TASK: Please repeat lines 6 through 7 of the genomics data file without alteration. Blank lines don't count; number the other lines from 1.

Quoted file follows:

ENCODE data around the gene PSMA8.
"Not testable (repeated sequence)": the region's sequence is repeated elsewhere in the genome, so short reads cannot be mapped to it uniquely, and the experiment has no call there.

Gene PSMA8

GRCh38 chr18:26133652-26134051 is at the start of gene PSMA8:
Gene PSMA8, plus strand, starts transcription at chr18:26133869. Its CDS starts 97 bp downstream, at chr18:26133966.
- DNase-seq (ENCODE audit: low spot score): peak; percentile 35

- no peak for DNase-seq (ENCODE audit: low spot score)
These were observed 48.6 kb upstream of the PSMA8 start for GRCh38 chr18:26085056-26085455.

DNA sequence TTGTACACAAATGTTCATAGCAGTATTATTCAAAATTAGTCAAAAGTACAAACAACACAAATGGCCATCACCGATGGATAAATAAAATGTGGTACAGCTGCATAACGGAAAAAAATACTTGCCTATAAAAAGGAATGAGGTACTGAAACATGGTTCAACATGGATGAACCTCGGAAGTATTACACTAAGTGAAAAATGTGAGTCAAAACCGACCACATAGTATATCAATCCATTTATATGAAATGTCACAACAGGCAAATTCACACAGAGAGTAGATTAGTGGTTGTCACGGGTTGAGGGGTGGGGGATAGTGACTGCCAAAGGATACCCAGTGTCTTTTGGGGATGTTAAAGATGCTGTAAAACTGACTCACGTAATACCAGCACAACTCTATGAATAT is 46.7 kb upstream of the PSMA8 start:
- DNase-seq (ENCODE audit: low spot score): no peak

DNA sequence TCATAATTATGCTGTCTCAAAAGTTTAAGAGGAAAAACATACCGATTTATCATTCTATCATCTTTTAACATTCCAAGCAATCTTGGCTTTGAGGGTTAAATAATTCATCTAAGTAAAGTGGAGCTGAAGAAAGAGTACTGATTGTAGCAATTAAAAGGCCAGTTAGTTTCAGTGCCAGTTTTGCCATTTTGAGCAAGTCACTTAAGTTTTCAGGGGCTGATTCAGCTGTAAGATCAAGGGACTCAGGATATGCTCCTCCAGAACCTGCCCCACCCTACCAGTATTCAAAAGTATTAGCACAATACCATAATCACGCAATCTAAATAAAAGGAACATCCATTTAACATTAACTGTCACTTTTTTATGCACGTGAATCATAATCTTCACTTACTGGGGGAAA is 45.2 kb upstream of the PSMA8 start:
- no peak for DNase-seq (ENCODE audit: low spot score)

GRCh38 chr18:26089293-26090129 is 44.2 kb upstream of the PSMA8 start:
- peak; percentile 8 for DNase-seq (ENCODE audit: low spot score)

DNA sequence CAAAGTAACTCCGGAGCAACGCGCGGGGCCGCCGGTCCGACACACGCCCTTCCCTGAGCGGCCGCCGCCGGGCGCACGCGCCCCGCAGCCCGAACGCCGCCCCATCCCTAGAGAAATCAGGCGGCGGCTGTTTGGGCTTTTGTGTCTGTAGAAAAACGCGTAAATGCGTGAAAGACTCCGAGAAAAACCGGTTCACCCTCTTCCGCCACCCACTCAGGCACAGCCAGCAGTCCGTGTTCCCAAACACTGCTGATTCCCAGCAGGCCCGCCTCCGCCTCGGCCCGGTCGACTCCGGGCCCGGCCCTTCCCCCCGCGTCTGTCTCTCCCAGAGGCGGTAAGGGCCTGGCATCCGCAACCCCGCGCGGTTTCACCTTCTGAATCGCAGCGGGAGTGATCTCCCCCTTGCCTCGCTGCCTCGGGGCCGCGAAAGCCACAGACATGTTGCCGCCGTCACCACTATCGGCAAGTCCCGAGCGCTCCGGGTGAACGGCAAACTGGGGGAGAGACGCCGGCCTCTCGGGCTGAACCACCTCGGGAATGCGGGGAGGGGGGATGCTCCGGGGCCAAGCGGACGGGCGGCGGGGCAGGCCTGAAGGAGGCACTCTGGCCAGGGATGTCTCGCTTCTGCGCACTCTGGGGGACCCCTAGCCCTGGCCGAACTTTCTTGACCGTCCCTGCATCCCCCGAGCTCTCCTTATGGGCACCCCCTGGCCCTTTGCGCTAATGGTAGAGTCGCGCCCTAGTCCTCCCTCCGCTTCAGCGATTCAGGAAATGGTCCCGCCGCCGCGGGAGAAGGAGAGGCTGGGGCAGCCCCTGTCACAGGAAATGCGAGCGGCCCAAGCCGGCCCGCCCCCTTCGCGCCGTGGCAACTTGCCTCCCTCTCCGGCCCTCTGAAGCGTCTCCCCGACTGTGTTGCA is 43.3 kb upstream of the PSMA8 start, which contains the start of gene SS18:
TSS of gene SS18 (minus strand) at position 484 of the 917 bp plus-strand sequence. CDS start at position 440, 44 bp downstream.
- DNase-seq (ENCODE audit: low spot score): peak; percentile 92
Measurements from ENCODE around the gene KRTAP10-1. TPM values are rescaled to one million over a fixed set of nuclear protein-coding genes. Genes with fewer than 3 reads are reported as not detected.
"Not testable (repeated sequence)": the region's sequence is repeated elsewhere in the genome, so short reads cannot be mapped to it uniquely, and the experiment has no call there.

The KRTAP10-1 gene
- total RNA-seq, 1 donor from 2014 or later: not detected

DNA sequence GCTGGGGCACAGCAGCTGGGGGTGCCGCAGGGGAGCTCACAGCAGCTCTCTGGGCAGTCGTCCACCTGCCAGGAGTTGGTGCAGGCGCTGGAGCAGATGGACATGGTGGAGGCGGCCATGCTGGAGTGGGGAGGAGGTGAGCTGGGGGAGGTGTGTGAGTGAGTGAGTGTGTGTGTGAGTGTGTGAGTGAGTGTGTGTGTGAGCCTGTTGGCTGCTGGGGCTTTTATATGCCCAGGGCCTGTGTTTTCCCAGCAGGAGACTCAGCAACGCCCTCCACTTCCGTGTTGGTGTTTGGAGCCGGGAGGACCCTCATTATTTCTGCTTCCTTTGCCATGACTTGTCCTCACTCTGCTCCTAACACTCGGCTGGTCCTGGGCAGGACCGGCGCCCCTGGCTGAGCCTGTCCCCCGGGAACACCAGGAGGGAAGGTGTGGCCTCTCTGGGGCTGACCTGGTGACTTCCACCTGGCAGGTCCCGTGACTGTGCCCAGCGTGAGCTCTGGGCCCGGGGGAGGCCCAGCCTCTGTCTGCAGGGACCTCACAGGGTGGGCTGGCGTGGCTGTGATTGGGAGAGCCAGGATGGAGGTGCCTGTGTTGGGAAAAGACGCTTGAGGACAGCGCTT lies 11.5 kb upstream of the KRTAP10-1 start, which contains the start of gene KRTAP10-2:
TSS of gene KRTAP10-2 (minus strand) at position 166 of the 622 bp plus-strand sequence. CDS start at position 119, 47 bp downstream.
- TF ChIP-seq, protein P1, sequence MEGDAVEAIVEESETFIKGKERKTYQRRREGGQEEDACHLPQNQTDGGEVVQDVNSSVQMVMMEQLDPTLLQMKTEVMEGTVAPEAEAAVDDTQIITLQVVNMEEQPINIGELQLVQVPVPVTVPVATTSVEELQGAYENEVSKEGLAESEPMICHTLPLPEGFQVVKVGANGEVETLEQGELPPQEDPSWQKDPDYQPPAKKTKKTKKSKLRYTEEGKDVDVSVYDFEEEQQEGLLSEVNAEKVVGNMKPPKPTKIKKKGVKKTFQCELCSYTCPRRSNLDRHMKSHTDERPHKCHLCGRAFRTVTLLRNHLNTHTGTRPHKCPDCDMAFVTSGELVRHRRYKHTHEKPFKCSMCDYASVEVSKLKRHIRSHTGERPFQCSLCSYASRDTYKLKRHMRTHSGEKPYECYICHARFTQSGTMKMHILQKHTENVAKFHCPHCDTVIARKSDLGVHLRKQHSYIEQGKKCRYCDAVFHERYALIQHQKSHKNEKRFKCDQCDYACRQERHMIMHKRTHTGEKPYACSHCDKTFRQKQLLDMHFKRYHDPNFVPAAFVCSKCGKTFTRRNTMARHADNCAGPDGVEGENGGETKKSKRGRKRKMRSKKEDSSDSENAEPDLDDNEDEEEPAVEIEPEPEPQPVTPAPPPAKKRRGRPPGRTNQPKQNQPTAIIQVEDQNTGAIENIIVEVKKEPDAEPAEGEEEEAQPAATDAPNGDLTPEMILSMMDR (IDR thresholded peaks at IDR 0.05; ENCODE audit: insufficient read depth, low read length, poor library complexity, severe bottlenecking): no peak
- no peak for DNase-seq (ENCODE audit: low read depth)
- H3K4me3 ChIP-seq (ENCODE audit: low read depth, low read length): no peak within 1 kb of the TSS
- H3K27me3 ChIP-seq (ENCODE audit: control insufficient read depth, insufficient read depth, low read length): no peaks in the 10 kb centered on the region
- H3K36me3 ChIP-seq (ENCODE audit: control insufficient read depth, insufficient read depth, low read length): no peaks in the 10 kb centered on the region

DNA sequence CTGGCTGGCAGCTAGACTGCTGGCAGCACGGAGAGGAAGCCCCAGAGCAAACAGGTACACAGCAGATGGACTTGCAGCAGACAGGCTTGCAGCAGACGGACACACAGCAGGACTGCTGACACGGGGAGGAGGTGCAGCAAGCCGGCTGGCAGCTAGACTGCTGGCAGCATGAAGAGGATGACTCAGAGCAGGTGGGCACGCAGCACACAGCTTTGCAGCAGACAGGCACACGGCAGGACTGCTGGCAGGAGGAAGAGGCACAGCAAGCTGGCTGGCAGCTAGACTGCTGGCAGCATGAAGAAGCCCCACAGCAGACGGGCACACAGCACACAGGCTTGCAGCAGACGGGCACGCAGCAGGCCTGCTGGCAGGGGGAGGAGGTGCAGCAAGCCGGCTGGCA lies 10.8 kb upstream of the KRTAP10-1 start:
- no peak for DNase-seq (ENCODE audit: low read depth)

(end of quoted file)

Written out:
- DNase-seq (ENCODE audit: low spot score): peak; percentile 35

- no peak for DNase-seq (ENCODE audit: low spot score)